Mazda CX-30 e-Skyactiv X (2024) review
Mazda lightly refreshes the CX-30 crossover for the 2024 model year.
Matt Robinson
Matt Robinson

Published on April 17, 2024

Mazda is known for lightly tinkering with its models every year, rather than waiting longer to do one major update in the middle of a given vehicle’s life cycle. So, while you’re looking at the 2024 model year CX-30 compact crossover in these pictures, so subtle are the amendments that working out it’s the new one isn’t the work of a moment. Will buyers appreciate the upgrades?

In the metal

There are no changes to the exterior of the Mazda CX-30 for the 2024 model year, although this isn’t terrible news because it - like so many Mazda products - looks generally very nice. About our one criticism of the CX-30 is that it doesn’t have any more kerb appeal than the model it is based on, the Mazda3 hatch, so if you’re looking for an obvious SUV look in this class then the Mazda might not be the best choice. Conversely, if you don’t want a crossover that looks like a rugged SUV, this could be for you.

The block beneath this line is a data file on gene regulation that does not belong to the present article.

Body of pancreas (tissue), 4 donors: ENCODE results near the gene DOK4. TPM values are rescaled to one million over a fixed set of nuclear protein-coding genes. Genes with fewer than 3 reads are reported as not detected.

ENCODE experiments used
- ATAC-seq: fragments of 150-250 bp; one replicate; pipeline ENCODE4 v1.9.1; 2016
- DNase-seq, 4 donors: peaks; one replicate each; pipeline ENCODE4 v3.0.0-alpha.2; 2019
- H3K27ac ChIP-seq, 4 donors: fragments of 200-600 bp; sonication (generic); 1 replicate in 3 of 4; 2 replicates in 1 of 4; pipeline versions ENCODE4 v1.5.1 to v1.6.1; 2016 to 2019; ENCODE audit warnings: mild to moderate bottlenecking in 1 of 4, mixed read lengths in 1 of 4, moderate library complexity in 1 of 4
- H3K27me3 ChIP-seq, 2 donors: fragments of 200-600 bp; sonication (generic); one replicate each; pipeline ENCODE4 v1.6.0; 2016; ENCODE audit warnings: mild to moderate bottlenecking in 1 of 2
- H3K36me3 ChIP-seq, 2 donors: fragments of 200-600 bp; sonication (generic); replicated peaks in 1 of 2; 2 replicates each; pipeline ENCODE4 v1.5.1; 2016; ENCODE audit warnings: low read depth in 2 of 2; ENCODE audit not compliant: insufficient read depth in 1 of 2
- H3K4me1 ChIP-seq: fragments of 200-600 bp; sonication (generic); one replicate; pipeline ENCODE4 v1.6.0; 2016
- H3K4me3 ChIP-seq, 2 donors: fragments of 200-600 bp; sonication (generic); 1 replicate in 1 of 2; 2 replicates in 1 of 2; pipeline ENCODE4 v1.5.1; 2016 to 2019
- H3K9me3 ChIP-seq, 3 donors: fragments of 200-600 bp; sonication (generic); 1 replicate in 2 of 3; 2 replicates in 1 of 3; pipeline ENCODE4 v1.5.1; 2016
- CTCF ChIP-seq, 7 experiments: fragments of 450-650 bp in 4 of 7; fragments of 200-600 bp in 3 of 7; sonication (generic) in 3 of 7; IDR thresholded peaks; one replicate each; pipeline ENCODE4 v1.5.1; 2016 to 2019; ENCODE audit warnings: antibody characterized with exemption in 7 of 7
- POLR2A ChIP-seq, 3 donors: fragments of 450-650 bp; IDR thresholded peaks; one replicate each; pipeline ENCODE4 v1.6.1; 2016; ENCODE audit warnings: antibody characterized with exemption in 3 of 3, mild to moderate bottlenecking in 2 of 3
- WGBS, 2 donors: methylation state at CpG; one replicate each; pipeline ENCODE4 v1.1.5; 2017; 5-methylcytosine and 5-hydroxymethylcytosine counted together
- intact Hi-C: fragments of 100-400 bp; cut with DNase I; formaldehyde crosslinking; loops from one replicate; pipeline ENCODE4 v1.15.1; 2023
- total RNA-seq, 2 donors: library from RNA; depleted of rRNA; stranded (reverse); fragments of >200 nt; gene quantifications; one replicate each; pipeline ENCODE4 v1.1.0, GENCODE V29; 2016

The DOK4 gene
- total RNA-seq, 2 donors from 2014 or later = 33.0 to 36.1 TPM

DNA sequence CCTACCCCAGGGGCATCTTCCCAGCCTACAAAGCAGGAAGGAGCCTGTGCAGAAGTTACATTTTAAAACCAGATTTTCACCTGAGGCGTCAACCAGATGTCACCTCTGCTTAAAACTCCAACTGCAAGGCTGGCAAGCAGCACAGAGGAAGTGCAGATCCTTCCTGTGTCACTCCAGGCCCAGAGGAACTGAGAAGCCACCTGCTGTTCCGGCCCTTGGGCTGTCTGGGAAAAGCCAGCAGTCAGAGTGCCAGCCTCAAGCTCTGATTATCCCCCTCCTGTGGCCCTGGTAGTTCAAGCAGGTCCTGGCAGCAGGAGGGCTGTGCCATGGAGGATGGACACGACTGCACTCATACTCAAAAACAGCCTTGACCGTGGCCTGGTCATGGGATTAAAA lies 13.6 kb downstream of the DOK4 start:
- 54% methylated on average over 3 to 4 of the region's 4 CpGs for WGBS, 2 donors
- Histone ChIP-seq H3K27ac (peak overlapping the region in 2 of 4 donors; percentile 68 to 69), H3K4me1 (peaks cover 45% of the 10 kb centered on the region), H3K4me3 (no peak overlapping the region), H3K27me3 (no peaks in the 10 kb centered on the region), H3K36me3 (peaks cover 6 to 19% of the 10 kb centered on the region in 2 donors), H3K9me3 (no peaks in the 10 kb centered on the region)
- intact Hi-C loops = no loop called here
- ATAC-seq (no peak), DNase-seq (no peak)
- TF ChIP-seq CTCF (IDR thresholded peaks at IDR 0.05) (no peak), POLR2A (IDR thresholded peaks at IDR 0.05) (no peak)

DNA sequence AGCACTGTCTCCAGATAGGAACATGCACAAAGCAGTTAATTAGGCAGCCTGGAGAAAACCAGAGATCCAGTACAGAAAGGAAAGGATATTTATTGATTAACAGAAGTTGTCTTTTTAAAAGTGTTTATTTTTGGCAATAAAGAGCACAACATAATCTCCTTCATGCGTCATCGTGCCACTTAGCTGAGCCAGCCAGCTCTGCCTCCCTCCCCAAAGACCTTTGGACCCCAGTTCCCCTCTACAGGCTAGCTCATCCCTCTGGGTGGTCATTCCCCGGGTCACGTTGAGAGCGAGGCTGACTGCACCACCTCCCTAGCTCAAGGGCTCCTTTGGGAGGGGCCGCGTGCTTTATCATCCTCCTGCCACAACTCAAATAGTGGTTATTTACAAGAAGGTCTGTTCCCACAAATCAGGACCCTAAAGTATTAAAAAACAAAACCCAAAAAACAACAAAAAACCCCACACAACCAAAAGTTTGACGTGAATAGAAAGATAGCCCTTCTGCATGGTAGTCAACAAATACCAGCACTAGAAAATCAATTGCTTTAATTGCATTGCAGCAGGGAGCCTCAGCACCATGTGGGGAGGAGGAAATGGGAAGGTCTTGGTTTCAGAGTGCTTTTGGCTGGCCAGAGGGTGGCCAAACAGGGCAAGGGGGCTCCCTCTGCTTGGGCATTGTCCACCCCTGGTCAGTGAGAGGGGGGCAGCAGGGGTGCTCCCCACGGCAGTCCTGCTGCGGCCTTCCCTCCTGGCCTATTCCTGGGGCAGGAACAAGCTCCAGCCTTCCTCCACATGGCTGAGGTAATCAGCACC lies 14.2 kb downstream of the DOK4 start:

What has changed for 2024 is the interior connectivity. All models now get an infotainment screen enlarged from the 8.0-inch display previously used to a 10.25-inch affair in the new car. This allows for clearer navigation mapping of Mazda’s proprietary software, while the addition of wireless Apple CarPlay and Android Auto, a ‘Qi’ wireless smartphone charging pad and the support of both Apple CarPlay and Android Auto’s own navigation systems in the vehicle’s head-up display make the 2024 CX-30 that bit more high-tech than before.